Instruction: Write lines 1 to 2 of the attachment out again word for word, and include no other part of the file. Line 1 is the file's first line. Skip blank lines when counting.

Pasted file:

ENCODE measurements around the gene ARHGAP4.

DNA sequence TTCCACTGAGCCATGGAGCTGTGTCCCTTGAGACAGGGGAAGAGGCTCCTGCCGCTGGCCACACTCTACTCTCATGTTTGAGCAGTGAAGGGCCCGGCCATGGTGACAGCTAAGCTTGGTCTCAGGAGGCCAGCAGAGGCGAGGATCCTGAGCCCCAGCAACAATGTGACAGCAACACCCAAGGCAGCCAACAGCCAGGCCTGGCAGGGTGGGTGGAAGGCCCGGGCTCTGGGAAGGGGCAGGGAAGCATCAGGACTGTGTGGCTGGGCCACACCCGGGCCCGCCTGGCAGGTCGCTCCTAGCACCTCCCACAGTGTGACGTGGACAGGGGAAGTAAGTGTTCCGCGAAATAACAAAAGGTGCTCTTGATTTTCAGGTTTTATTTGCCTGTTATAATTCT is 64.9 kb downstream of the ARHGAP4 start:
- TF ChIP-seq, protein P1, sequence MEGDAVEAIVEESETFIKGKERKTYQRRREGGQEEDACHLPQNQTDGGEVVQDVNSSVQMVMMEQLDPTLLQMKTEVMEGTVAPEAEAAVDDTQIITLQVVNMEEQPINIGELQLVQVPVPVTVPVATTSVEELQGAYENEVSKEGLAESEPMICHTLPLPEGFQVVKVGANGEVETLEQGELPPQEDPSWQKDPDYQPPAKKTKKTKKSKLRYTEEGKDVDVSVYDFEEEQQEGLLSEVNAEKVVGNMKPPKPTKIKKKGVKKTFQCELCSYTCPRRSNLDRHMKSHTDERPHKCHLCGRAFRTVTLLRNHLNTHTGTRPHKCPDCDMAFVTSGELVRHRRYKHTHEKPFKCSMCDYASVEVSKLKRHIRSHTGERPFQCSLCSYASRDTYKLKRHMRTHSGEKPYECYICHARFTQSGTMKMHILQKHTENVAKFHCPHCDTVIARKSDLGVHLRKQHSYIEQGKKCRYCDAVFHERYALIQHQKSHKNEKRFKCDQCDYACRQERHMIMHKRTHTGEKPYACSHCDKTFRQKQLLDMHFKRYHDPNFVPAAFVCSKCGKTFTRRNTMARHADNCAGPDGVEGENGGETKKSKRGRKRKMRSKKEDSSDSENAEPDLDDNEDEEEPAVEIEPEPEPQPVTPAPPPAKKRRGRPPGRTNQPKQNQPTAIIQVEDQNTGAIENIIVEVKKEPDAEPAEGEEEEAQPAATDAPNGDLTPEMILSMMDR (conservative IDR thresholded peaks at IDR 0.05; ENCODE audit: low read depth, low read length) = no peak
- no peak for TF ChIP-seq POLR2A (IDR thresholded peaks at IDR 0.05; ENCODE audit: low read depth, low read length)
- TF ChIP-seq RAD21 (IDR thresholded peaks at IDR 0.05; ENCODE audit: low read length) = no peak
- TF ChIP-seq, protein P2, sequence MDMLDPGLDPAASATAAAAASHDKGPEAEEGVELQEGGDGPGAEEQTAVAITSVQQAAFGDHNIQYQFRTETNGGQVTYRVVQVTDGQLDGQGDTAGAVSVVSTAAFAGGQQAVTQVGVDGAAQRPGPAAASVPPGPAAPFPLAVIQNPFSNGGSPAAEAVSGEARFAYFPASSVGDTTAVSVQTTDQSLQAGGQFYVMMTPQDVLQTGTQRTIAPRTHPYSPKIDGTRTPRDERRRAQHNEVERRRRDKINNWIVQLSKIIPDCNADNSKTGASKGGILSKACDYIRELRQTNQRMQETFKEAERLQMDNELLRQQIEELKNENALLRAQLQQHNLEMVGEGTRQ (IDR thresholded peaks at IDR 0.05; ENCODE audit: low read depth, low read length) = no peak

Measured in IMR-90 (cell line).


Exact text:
ENCODE measurements around the gene ARHGAP4.

DNA sequence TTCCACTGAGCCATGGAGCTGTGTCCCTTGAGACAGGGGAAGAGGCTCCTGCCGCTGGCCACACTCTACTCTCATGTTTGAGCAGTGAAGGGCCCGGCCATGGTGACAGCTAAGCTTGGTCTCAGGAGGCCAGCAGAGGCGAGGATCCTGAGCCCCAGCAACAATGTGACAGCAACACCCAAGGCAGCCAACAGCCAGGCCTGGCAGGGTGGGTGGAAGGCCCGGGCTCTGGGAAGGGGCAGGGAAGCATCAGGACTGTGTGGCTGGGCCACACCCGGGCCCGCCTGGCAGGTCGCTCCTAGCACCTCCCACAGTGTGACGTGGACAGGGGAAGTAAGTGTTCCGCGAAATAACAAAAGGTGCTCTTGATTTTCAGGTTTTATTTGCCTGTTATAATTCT is 64.9 kb downstream of the ARHGAP4 start: